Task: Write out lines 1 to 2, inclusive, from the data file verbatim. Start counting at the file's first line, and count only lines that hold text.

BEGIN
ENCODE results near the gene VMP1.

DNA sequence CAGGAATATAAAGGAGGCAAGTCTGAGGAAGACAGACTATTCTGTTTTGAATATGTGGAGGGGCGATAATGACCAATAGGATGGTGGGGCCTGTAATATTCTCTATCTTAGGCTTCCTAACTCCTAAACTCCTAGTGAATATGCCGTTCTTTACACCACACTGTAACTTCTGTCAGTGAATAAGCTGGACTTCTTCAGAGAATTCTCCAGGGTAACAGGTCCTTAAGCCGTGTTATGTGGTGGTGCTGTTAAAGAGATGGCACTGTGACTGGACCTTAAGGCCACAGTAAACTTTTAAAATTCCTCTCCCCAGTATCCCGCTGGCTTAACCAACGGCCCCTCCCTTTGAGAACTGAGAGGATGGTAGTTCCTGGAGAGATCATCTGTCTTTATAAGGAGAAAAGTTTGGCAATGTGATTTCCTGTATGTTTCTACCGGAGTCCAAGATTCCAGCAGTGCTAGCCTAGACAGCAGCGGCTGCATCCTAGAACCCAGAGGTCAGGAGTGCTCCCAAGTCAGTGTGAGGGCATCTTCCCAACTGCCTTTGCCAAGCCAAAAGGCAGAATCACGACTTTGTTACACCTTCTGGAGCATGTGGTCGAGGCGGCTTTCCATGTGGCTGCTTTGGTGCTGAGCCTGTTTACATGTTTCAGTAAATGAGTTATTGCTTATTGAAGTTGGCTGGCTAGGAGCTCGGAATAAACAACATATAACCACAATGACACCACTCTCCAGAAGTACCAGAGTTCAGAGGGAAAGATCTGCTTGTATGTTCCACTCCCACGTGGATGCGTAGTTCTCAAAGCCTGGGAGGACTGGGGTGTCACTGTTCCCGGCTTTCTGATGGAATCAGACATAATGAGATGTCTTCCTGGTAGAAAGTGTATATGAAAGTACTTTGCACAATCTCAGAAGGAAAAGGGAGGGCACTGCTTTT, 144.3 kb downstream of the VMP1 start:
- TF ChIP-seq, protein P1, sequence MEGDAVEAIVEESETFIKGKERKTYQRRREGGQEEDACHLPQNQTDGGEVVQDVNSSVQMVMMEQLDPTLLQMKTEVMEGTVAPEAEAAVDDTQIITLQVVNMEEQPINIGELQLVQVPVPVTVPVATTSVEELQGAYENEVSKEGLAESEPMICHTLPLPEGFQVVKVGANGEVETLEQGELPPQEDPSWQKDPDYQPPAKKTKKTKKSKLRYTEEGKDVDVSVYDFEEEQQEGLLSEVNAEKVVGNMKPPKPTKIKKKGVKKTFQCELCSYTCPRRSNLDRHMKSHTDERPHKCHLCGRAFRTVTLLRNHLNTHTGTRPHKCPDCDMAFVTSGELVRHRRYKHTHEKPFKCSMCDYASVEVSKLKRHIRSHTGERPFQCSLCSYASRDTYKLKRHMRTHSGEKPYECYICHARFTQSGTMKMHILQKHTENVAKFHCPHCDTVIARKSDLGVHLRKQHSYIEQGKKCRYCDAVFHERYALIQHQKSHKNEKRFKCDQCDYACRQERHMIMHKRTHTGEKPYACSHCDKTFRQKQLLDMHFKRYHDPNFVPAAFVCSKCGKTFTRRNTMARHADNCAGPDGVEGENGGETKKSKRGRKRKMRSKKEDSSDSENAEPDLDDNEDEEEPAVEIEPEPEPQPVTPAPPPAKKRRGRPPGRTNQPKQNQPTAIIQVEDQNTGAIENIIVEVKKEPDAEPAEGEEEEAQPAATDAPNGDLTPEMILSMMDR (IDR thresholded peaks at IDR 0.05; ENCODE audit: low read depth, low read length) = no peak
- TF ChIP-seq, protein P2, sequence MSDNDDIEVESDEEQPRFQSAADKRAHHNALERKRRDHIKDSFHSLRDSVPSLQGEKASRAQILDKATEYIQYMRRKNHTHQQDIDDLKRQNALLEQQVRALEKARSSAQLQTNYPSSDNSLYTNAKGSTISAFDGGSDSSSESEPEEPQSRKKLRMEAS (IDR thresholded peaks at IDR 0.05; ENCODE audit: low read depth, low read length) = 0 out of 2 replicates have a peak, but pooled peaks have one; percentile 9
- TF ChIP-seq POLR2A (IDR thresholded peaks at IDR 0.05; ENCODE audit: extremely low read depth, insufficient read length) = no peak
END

ENCODE results near the gene VMP1.

DNA sequence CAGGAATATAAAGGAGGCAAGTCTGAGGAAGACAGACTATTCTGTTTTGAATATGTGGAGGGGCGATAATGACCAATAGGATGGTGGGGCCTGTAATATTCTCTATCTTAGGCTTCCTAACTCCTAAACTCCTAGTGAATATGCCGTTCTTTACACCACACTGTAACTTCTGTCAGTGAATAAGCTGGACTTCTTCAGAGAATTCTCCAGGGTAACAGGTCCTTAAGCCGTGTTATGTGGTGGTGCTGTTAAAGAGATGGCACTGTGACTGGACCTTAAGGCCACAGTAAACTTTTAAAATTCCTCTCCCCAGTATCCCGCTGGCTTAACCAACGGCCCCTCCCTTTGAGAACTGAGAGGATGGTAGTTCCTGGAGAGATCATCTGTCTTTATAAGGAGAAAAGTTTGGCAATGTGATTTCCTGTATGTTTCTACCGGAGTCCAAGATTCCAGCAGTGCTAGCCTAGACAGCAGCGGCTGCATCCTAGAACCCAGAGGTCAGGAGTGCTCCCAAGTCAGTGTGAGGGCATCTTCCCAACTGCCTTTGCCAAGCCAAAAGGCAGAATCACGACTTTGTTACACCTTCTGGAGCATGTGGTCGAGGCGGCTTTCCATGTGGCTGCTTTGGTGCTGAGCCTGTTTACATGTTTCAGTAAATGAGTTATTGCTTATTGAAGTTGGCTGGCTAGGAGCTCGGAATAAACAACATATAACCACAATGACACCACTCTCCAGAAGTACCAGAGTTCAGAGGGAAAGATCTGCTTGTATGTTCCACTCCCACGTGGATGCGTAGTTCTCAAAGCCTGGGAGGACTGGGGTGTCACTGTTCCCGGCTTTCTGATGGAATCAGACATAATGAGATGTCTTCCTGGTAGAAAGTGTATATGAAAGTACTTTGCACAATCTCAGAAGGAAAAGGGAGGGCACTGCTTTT, 144.3 kb downstream of the VMP1 start: